Reviewed by: Amber Wilkinson

"Like the best of these sorts of essay films, Huntt is intimate without being unnecessarily introspective." | Photo: Courtesy of Tribeca Film Festival

“I’m going to war and there will be casualties,” Rebecca “Beba” Huntt says at the start of her highly personal but expansive documentary. You might think of Philip Larkin’s This Be The Verse as the director considers “the curses” that are passed down to us by our ancestors – a universal theme no matter what the specific context.

Huntt takes an approach to her childhood and teenage years that’s a winning combination of the combative and poetic. A child of a Dominican dad and Venezuelan mum, she considers how this heritage has shaped her life but also more immediate elements, such as growing up in a one-bed apartment with them and her brother and sister on New York’s Upper West Sid - a costly choice by her parents in a bid to give their kids the best start they could and which may have come with an additional in terms of the family’s interrelationships.

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The documentarian has an eye for a strong image, presenting a vibrant collage of her home city, whether its light dappling water or skyscrapers in golden hour light viewed from the subway – with the latter calling to mind DA Pennebaker’s Daybreak Express. There’s a natural energy to these images, whether she’s dancing on a shoreline or transporting us further afield to the violent and turbulent beauty of a waterfall, edited and scored with a graceful, almost free jazz sensibility by Isabel Freeman and Andrew Holland.

A self-confessed daddy’s girl, the family dynamics are plain to see as easygoing footage with her father is in stark contrast to more passive-aggressive encounters with her mum. Huntt embraces this rawness intercutting these moments with more philosophical considerations of the individual pasts we all carry around with us and observations that are often both poetic and brutal, such as when she recalls her parents dancing in the kitchen “the pain festering around them like an aura”.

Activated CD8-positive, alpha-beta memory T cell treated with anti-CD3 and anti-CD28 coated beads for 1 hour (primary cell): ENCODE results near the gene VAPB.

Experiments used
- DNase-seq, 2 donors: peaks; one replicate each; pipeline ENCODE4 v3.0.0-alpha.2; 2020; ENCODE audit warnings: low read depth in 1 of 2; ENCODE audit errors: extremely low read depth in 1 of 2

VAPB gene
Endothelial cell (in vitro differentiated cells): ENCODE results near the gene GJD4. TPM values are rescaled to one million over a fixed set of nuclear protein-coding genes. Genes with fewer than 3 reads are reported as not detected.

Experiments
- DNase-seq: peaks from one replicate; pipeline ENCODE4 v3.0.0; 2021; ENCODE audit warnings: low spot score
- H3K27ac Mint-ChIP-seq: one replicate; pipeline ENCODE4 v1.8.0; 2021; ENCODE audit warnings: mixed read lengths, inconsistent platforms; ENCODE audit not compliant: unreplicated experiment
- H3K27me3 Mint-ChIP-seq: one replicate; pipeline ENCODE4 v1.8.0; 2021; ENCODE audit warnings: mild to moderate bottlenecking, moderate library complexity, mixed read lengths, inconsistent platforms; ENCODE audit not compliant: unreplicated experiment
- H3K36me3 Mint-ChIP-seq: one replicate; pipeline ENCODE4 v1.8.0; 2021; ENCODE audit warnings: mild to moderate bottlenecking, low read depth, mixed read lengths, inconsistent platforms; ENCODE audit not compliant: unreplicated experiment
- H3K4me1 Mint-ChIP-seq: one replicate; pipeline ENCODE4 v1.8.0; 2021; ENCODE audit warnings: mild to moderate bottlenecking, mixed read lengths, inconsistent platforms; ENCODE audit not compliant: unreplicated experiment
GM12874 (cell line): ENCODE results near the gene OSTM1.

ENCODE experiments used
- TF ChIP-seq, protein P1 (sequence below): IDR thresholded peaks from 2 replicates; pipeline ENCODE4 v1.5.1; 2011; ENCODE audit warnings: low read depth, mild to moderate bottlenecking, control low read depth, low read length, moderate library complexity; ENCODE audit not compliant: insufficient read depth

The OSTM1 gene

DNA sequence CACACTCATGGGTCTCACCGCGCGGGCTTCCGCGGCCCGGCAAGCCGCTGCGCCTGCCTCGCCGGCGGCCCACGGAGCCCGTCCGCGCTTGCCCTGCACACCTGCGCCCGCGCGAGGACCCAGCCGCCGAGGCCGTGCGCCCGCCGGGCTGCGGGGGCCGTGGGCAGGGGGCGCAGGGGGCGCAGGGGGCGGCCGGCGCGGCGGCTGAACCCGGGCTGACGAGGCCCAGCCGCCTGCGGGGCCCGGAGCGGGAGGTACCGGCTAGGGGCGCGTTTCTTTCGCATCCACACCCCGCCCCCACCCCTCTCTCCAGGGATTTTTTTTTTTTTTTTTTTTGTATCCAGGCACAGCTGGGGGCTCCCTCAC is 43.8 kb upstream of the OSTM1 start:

Like the best of these sorts of essay films, Huntt is intimate without being unnecessarily introspective – her considerations of what it means to navigate life as an Afro-Latina, narrow enough to feel specific and interesting in their own right but broad enough to encompass many common themes of fitting in and getting on that flow across all heritages. Perhaps a re-enactment illustrating a friends’ discussion of white privilege feels a little pushed – but that’s only in terms of its execution, making you wonder, who would have been holding the camera?, since the content of the discussion feels bang on the money.

Even the absences – most notably that of her brother – make their presence felt as Huntt articulates the way silences can be used as a weapon, music a potential way to strike a bond. Huntt may be going to war, but she never forgets to take us all with her.

Reviewed on: 24 Jun 2022
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We follow Afro-Latina filmmaker Rebeca Huntt, the titular Beba, as she takes us on the journey through her experience growing up.

Director: Rebeca Huntt

Writer: Rebeca Huntt

Starring: Rebeca Huntt

Year: 2021

Runtime: 79 minutes

Country: US

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